February 22, 2006
Rochette lacks confidence
KATHY RUMLESKI -- London Free Press

TURIN -- There will be no triple combination jumps in Canadian figure skater Joannie Rochette's free skate tomorrow.

Rochette, 20, the 2006 and 2005 national champion, is capable of jumping triple combos, but said she hasn't been performing them well in practice and has decided to eliminate them from both programs.

"I don't think it's consistent enough. When I do it, I want to land it. It's getting good now, but we decided not to do it," the Ile Dupas, Que., native said.

Without a triple-triple, Rochette is ninth after the short program with 55.85 points.

The leader, American Sasha Cohen, has 66.73 points.

Skating to Madonna's Like a Prayer, Rochette started her short program yesterday at Palavela with a triple Lutz-double toe loop. On her next jump, a triple flip, she touched a hand down because she didn't have enough speed going into the jump to rotate fully.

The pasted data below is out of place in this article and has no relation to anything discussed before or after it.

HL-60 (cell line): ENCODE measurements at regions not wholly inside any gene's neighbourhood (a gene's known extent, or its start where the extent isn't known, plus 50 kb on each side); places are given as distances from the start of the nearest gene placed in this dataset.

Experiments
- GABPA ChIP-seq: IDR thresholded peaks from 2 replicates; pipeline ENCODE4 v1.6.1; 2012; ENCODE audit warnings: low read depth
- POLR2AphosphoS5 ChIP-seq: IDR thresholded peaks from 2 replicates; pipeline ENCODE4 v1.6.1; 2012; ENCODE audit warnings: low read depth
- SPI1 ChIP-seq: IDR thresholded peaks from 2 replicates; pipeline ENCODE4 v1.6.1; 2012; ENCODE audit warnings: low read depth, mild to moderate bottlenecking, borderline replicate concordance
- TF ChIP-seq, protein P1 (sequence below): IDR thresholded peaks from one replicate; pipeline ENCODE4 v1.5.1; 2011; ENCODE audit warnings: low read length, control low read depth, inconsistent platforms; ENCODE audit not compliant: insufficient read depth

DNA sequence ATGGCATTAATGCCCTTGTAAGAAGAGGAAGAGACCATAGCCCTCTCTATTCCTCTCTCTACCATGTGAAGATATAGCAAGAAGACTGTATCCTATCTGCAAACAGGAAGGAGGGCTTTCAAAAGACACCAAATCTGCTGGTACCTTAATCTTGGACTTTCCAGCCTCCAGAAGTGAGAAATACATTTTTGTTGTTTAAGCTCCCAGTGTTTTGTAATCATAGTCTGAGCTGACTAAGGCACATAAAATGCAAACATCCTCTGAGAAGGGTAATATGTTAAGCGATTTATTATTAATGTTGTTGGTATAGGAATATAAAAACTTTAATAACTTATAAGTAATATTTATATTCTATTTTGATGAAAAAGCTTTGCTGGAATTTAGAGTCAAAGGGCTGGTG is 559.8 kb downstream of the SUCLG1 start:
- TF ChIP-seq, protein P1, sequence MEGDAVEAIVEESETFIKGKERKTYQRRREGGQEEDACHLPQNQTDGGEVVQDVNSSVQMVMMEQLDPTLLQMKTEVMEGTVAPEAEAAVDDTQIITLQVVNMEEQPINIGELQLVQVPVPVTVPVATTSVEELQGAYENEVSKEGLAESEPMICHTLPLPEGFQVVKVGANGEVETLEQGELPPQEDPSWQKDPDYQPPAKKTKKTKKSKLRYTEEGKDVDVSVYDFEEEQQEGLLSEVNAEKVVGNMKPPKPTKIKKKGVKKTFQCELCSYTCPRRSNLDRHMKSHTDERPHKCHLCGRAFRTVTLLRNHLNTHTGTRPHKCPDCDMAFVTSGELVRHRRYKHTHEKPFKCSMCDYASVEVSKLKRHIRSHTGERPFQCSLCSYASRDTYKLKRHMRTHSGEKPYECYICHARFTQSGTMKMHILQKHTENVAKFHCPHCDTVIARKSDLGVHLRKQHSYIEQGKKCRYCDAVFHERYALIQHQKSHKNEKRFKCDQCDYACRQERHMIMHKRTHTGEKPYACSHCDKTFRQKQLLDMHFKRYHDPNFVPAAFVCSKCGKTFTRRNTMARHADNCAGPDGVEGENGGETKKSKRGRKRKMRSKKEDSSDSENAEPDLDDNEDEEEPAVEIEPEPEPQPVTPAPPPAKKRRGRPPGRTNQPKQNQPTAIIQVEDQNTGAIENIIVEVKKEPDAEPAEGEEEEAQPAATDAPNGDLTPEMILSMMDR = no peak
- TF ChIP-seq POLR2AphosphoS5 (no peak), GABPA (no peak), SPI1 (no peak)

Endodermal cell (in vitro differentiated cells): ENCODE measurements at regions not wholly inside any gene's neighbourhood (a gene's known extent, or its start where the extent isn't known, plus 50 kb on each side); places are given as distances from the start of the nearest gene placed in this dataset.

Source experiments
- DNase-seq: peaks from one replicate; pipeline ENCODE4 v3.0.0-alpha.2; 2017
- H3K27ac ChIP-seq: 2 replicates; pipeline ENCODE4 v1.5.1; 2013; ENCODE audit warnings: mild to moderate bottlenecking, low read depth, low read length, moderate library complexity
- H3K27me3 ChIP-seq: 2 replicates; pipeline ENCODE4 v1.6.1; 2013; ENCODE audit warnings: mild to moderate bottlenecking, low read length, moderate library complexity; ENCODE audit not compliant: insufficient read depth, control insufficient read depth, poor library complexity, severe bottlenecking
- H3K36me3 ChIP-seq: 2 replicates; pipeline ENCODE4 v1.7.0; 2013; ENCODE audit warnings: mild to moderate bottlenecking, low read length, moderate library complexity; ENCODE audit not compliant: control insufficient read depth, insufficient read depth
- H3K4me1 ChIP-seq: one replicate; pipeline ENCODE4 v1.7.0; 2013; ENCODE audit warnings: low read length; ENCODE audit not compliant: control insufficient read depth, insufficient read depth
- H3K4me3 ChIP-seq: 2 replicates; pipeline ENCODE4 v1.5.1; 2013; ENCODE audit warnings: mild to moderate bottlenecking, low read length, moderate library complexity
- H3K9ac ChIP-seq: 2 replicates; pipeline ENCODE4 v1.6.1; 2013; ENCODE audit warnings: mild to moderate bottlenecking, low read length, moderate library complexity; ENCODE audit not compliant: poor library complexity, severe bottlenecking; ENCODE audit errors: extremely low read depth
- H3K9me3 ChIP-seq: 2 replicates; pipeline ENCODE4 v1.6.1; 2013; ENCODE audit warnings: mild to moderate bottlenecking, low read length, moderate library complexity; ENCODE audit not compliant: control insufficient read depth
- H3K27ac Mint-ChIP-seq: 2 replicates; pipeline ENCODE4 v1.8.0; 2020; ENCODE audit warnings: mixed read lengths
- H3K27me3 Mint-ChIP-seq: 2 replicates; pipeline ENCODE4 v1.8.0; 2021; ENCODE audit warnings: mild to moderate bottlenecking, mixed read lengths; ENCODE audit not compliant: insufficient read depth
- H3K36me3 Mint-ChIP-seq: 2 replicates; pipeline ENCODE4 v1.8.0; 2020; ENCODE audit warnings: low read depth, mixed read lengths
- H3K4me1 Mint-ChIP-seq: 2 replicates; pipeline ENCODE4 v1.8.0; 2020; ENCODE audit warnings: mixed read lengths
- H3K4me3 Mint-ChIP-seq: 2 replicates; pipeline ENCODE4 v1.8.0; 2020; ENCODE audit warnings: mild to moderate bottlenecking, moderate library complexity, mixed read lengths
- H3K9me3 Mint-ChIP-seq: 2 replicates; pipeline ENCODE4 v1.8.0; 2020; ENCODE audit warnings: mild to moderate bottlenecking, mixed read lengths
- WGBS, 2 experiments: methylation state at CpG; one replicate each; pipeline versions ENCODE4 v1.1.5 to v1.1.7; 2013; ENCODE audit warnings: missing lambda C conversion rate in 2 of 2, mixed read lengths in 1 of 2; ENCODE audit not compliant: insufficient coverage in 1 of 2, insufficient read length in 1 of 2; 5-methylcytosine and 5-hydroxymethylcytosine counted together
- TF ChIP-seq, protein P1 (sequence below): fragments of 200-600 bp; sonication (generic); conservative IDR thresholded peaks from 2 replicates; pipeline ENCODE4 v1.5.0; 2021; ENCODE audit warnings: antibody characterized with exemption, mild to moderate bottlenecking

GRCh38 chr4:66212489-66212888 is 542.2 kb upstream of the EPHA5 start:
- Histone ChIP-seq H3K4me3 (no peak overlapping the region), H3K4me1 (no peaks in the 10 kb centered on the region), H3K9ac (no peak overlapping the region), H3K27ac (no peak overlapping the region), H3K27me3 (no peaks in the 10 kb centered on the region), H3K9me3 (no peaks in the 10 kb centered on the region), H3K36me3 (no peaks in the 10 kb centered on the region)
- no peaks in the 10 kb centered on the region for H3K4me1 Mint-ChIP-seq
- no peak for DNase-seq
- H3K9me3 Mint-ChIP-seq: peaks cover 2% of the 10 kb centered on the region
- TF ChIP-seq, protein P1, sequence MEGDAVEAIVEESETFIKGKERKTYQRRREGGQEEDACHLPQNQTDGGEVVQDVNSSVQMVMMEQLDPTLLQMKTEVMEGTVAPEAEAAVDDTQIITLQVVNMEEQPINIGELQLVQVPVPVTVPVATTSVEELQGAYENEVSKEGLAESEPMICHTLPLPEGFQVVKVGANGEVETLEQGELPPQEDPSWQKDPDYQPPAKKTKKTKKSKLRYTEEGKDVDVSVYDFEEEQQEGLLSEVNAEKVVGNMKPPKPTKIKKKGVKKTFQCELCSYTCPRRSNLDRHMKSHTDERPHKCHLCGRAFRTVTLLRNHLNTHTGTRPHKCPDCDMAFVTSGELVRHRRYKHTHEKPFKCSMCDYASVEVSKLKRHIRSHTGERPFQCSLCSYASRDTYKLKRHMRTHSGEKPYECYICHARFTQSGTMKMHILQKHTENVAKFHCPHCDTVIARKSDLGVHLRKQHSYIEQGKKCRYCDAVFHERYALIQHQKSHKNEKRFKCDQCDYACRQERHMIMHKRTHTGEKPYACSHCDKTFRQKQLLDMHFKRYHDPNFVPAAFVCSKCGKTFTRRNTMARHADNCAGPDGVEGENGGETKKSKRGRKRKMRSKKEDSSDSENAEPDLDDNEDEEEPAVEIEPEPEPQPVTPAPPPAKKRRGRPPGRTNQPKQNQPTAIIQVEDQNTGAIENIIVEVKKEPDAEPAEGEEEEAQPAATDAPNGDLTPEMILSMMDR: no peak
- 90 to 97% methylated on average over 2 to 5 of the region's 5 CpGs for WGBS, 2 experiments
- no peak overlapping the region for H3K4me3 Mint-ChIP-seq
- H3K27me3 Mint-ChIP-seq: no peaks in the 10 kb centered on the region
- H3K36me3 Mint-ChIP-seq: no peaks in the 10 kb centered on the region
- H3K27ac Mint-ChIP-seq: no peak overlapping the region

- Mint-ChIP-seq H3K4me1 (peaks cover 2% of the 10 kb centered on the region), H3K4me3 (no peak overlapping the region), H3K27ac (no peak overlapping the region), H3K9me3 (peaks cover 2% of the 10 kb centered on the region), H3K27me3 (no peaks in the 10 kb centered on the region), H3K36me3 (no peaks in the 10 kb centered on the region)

Before the competition, Rochette said the fast ice at Palavela is giving skaters more air.

"I had to be careful because the ice is softer, so it makes you jump higher."

Rochette, who won a silver at Skate Canada International last year, said the younger competitors at the Olympics are pushing everyone to do the triple combinations.

"I will need it, but I don't want to do something that I know is not consistent and I'm going to mess up other elements because I won't be confident."

Sixteen-year-old Mira Leung of Vancouver got all of her jumps out of the way in the first half of her routine, landing a triple Lutz-double loop, triple flip and double Axel.

"I don't think I've ever done a short program this good," said Leung, who finished 14th.

Her coach, Joanne McLeod, said Leung is a workaholic and that's why she's able to be at an Olympic competitive level at such a young age.

But Leung also has been having a good time in Turin.

Her coach said Leung loves a pop key given to athletes that allows her to plug it into a machine and get a drink any time she wants.

"She knows when to be a kid and she knows when to be a warrior," McLeod said.